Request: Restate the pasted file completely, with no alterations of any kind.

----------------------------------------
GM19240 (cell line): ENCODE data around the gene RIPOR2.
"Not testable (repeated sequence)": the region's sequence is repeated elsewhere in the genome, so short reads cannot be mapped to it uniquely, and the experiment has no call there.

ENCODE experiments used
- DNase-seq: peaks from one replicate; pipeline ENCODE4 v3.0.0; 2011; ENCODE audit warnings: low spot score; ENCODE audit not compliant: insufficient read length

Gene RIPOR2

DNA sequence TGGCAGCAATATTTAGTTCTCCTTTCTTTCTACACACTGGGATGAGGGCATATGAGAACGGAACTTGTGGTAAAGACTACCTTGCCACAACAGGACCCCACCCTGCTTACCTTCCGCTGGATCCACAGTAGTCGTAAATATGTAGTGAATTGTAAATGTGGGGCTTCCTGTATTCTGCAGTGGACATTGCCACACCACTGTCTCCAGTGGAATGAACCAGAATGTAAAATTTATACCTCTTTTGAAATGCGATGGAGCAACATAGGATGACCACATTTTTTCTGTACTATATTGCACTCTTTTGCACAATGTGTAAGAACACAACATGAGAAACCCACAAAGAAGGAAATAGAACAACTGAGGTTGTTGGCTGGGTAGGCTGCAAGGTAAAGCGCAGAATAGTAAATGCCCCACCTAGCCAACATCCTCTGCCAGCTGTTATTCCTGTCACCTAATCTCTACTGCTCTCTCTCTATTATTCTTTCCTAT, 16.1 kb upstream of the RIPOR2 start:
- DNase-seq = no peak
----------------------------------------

GM19240 (cell line): ENCODE data around the gene RIPOR2.
"Not testable (repeated sequence)": the region's sequence is repeated elsewhere in the genome, so short reads cannot be mapped to it uniquely, and the experiment has no call there.

ENCODE experiments used
- DNase-seq: peaks from one replicate; pipeline ENCODE4 v3.0.0; 2011; ENCODE audit warnings: low spot score; ENCODE audit not compliant: insufficient read length

Gene RIPOR2

DNA sequence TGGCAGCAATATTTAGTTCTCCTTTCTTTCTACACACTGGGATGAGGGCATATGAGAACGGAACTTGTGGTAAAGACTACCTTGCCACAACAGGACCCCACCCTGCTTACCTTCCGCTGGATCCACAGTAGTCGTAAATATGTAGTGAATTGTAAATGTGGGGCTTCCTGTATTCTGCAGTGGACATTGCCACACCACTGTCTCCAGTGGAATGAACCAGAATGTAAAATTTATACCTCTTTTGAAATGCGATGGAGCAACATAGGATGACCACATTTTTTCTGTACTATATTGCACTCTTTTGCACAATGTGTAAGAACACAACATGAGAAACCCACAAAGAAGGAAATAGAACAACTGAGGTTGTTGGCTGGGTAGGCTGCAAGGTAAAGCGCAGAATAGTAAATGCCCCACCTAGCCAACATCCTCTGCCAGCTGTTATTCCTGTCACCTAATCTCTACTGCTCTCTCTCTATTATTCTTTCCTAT, 16.1 kb upstream of the RIPOR2 start:
- DNase-seq = no peak